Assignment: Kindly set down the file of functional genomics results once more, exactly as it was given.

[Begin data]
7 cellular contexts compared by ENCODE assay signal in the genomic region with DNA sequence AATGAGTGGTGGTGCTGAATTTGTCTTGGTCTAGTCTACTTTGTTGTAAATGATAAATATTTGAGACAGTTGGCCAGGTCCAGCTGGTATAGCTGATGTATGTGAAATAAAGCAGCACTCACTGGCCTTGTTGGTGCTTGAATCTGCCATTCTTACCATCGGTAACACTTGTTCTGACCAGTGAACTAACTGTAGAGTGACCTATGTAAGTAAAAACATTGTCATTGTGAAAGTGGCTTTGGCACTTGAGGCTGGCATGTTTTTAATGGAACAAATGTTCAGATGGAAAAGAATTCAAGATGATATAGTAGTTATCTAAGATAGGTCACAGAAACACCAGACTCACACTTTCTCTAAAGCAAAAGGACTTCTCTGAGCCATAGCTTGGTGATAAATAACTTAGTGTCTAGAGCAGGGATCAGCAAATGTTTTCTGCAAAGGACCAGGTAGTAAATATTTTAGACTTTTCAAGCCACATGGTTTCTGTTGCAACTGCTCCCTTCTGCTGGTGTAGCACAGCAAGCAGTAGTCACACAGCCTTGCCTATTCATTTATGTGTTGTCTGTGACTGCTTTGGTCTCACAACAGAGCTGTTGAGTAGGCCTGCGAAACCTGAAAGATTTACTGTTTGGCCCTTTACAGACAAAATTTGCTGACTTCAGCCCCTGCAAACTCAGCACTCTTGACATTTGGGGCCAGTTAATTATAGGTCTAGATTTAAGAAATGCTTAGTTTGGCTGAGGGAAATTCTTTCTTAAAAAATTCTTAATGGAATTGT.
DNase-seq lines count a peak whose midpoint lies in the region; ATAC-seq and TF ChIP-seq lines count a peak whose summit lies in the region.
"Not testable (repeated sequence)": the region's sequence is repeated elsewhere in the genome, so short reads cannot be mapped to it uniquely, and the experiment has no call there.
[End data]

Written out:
7 cellular contexts compared by ENCODE assay signal in the genomic region with DNA sequence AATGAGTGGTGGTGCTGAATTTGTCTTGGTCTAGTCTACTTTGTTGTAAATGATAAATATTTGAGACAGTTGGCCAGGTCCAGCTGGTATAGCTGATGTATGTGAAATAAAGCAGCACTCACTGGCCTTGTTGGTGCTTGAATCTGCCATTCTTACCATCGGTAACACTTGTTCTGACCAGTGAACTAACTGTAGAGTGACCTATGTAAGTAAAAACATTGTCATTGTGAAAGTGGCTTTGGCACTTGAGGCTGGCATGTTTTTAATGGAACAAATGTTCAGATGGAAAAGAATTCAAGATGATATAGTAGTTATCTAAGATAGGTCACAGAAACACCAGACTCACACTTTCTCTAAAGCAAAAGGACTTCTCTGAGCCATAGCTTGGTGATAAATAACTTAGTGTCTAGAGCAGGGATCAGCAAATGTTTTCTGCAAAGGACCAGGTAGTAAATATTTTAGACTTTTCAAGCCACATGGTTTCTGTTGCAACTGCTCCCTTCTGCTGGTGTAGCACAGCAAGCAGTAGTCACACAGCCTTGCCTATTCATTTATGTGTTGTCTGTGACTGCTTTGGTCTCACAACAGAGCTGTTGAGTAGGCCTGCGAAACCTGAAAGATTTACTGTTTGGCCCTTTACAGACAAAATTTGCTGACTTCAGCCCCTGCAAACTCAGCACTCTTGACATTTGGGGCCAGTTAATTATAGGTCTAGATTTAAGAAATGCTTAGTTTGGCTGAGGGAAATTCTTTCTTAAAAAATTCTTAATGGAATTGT.
DNase-seq lines count a peak whose midpoint lies in the region; ATAC-seq and TF ChIP-seq lines count a peak whose summit lies in the region.
"Not testable (repeated sequence)": the region's sequence is repeated elsewhere in the genome, so short reads cannot be mapped to it uniquely, and the experiment has no call there.